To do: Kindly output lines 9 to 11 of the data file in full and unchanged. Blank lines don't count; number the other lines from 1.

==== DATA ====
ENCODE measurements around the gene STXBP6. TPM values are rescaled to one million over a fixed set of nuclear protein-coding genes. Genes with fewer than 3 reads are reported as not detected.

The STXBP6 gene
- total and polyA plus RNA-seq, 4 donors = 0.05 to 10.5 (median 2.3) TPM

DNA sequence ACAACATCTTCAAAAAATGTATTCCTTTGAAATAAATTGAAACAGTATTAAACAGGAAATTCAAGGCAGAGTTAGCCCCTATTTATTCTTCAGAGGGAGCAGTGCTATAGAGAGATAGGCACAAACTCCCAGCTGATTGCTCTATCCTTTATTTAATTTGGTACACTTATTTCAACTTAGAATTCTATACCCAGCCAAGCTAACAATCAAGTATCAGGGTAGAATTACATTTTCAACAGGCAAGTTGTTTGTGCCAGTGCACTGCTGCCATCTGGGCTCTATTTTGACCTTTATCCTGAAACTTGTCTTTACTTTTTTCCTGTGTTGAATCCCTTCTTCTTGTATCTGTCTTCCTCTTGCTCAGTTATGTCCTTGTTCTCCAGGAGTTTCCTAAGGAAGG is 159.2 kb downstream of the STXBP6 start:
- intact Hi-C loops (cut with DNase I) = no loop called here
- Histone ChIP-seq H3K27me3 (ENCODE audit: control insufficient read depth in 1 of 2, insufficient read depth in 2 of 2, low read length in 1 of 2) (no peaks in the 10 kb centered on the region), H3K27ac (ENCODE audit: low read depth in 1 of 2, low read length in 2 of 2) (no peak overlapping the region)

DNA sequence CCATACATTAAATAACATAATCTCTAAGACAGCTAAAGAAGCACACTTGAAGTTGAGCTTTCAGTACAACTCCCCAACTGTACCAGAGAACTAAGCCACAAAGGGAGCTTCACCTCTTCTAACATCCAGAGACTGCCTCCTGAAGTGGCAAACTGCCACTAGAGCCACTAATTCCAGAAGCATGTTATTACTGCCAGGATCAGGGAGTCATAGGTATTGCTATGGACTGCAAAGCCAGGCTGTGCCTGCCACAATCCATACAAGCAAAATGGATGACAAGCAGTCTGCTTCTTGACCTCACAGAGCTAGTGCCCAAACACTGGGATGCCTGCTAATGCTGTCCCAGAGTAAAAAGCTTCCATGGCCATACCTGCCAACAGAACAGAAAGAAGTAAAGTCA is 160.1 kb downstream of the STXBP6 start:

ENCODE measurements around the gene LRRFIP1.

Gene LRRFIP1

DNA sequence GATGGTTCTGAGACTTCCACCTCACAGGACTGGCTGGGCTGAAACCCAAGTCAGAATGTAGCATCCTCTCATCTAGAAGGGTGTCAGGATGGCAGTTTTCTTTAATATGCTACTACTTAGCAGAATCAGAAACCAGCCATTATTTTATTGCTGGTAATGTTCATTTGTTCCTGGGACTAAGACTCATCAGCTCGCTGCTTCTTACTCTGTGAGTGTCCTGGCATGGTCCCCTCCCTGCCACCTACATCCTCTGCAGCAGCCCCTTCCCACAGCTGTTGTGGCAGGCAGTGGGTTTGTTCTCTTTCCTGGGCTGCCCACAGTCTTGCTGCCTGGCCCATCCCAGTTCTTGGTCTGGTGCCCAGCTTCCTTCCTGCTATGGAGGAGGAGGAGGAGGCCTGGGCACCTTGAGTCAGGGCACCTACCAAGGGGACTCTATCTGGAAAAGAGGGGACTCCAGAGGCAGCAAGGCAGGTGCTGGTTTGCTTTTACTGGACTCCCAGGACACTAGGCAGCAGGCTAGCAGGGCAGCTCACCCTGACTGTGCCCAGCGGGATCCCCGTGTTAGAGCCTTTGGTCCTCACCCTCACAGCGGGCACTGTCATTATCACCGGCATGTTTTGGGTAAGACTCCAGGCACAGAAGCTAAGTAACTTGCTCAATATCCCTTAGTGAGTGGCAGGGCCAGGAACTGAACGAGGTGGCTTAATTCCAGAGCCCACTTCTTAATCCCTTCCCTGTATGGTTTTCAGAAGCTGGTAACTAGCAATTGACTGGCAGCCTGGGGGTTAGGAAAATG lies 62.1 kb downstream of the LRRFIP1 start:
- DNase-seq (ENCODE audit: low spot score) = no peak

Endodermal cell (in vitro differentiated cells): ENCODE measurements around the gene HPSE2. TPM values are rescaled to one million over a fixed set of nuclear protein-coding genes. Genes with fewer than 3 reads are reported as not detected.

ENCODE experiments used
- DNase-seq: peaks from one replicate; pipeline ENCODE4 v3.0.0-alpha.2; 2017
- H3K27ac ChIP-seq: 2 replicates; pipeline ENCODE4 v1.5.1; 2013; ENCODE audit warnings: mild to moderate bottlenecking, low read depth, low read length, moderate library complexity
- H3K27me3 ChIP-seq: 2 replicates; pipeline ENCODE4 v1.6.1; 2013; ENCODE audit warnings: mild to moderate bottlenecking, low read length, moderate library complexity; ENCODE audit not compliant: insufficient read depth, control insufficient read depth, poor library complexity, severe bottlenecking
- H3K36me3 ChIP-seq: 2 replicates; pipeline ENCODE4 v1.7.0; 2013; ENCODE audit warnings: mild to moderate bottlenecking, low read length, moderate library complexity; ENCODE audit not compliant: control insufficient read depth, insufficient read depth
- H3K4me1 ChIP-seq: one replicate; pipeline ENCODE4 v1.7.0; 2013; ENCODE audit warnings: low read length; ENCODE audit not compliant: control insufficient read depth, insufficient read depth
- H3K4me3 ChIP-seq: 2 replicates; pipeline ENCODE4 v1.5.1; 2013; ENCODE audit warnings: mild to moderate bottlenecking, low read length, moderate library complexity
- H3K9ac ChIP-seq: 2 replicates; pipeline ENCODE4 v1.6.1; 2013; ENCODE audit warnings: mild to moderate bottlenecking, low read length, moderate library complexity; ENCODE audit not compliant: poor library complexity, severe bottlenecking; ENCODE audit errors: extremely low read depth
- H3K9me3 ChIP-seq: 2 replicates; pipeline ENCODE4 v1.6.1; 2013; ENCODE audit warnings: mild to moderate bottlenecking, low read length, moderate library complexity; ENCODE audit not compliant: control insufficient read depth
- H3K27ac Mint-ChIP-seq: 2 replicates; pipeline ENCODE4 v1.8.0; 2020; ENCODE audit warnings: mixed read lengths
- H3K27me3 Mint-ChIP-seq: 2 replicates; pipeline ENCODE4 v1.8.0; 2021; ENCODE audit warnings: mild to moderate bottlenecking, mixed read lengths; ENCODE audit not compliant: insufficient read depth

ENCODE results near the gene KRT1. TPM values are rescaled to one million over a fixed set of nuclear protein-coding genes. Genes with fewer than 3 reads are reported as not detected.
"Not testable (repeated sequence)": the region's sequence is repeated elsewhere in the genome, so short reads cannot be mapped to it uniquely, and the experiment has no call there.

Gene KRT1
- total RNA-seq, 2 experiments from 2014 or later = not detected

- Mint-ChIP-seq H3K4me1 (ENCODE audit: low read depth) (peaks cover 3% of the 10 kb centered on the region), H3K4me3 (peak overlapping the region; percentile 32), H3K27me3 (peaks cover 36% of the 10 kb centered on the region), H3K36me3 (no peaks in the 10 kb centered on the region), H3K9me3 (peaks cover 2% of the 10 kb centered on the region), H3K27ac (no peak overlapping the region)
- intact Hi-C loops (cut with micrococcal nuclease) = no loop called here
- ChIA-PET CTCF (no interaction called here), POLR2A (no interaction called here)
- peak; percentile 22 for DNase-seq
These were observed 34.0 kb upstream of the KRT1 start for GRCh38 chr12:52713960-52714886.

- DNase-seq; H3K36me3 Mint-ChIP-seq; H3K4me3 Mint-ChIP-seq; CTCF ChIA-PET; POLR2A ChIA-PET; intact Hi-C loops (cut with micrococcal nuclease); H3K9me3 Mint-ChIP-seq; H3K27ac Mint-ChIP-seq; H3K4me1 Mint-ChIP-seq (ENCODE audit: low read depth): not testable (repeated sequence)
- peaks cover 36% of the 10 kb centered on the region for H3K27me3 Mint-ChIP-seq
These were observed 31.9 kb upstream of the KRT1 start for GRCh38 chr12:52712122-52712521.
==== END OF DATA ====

Gene LRRFIP1

DNA sequence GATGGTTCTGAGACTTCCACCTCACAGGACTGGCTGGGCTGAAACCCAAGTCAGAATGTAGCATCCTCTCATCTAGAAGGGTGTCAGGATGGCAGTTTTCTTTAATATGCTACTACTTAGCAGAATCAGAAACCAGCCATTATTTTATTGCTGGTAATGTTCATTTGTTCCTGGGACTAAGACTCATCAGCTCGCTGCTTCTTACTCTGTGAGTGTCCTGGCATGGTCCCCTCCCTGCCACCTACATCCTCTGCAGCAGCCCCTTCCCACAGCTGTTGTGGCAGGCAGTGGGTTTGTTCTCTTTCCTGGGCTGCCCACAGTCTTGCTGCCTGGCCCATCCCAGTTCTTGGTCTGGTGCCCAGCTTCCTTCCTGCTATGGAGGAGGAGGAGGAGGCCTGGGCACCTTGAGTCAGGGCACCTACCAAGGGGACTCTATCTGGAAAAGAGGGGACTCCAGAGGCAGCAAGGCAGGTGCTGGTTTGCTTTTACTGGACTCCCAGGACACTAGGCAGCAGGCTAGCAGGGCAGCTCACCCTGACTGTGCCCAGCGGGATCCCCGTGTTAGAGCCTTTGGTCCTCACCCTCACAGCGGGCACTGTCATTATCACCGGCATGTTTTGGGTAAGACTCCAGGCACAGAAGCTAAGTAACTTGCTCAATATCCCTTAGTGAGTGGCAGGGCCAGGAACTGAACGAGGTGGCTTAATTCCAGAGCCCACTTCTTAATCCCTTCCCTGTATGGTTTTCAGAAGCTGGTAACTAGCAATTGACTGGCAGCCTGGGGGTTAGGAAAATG lies 62.1 kb downstream of the LRRFIP1 start:
- DNase-seq (ENCODE audit: low spot score) = no peak